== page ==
The model of the managerial theory of the firm presented by Oliver E. Williamson is known as Williamson’s Model of Managerial Discretion. This model was developed by Williamson in 1963 in his article ‘Managerial Discretion and Business Behaviour’ published in ‘American Economic Review’.
Williamson argues that managers are motivated by their self-interest and they try to maximize their utility or satisfaction which depends upon the various items like salary, bonus, prestige, security, status, etc. in the firm.
So, this model is related to managerial discretion and it believes that the managers look at their self-interest while making decisions of the firm because the manager’s utility is based on managerial discretion.
The objective of a firm/manager is to maximize its own utility function with profit constraints as the job security of managers endanger if managers fail to earn a minimum profit to pay in the form of dividends to the owners.
Manager’s utility can be increased by additional values of expenditure on staff (S), managerial emoluments (M), and discretionary investment (ID). It is also argued that these provide additional utility, and it is utility ‘U’ that managers aim to maximize. The manager’s utility function is being presented as
Maximize U = f (S, M, ID)
S=Staff Expenditure: Staff expenditure includes salaries and other monetary benefits to managers and staff.
M= Managerial Emolument: It includes benefits to managers like expensive and luxury offices, luxurious cars, personal secretary, large expenses account, etc. Greater managerial emolument increases a manager’s status, prestige, and satisfaction.
ID=Discretionary Investment/Profit: It is a fund or profit which is remaining after providing dividends to the shareholders and taxation to the government. It is called discretionary investment because it can be independently spent by the management in their desired projects. Such spending allows managers to pursue their pet projects, personal investment preferences and to exercise their power and thus it increases their utility.
So, discretionary investment (ID) = 𝜋𝑅 – 𝜋0 – T=discretionary profit (DP)
Simplification of the Model
Maximize Utility (U) = f(S, M, ID)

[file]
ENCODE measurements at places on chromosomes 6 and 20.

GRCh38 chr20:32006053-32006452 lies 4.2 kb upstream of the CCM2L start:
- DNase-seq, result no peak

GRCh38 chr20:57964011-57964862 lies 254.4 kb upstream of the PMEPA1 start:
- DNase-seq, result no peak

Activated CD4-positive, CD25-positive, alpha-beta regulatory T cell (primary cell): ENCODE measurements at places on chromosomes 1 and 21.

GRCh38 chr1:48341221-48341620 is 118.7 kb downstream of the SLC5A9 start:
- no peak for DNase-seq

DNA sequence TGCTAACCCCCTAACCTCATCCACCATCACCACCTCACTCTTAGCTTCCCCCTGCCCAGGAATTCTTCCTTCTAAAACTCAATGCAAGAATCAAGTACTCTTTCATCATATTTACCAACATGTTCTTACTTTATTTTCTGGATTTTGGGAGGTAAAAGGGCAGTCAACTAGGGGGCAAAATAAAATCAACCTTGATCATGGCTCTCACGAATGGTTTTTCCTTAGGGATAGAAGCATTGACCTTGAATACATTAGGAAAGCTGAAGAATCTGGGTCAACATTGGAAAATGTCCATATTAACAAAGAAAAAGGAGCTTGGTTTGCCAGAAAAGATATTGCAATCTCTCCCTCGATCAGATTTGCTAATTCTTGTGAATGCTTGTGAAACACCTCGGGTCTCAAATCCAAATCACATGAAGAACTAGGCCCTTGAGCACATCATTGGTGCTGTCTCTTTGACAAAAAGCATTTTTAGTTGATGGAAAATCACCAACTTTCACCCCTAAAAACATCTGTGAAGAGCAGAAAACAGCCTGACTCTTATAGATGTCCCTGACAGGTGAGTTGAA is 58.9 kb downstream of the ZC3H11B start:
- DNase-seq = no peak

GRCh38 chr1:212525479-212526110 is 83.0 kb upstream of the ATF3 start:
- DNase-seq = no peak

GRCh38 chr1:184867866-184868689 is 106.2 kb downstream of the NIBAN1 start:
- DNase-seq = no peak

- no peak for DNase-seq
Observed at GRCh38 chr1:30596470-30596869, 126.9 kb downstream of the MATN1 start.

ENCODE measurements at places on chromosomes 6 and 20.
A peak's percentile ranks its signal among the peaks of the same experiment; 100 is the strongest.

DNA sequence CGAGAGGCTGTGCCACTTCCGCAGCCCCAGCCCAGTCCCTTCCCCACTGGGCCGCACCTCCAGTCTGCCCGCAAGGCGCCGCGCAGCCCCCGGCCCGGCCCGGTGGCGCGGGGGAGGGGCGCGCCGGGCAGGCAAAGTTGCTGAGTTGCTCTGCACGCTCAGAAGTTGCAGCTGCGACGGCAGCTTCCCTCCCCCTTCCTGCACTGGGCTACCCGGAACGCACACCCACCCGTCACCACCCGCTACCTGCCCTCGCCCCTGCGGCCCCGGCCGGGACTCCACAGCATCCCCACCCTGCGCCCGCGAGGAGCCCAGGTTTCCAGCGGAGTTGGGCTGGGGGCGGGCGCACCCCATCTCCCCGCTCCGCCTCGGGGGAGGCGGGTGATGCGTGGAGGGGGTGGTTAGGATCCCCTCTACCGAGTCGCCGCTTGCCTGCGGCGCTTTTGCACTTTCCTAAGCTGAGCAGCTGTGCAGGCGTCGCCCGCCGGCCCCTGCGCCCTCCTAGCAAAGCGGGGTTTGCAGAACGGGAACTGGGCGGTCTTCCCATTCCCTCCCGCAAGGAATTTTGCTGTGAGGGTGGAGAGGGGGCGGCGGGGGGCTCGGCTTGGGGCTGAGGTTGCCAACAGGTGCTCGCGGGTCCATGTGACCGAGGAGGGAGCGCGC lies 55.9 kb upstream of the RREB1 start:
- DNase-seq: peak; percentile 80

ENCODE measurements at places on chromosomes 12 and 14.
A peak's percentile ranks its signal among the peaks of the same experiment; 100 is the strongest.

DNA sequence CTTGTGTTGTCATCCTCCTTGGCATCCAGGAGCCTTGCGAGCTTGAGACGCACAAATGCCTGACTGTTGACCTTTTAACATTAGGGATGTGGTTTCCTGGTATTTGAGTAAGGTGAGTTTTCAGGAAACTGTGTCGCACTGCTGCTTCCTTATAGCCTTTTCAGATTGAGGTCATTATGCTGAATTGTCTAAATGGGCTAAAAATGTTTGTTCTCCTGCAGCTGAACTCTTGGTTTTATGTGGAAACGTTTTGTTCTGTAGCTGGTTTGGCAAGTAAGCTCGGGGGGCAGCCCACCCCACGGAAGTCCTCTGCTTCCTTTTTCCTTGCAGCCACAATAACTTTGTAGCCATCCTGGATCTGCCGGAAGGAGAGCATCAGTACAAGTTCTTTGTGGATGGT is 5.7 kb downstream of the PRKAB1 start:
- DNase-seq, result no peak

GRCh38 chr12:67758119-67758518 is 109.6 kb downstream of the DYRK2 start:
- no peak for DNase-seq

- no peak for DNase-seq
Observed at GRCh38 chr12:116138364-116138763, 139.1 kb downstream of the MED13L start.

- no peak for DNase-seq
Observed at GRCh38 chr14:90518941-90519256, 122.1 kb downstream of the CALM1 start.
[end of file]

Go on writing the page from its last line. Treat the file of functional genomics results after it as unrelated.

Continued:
Subject to 𝝅𝑹 ≥ 𝝅𝟎+𝑻
𝝅𝑹 is the reported profit (reported to the tax office) which is the difference between actual profit (π) and managerial emolument i.e. 𝜋𝑅 = π – M,
𝝅𝟎 is the minimum profit that satisfies the shareholders/required by the shareholders
The actual profit (π) is the current profit of the firm which is the difference between total revenue (R) and Total Cost (C) including staff expenditure i.e. π = R – C – S.
When M = 0 then the utility function can be expressed as
Maximize (U) = f(S, DP)
Where S is staff expenditure and DP is discretionary profit. So, the manager’s utility is based on staff expenditure and discretionary profit. The higher the level of staff expenditure and discretionary profit, the higher will be the level of the manager’s utility. This model can be further explained with help of the following diagram.
Graphical Presentation of Williamson’s Model of Managerial Discretion
The following graph helps to explain the model.
In the above diagram, the managerial utility curve 𝑈3 is tangent to the discretionary profit (DP) curve at point E. So, point ‘E’ is the equilibrium point where managers get maximum utility with 𝜋𝐷𝐸 level of discretionary profit and 𝑆𝐸 level of staff expenditure.
At maximum profit point ‘F’, the staff expenditure is 𝑆0 which is less than 𝑆𝐸 and 𝜋𝐷𝑀 level of discretionary profit which is higher than 𝜋𝐷𝐸 but the lower level of managerial utility.
From the above discussion, we can infer that managers do prefer higher staff expenditure than that of profit maximizers and managers also would like to sell at a lower price than that of profit maximizers. Thus, this model primarily highlights the manager’s utility while taking business decisions rather than the interest of other stakeholders. However, the profit can not be entirely ignored in this model too. The minimum level of profit that managers need to fulfill is fixed and most importantly there is the place for managers’ discretion in the investment decision that motivates managers and thus they act for the overall betterment of the business firm.
Criticisms of Williamson’s Model of Managerial Discretion
- The criticisms of Williamson’s model of managerial discretion are as follows.
- This model or theory does not explain the problems of the interdependence of firms under oligopolistic competition.
- This model or theory applies only when rivalry among the firms is not so strong.
- This model has underestimated the concept of profit maximization because this theory says that managerial utility is impossible to maximize if economic profit is maximized by the firm.
- There is no adequate evidence to evaluate this theory.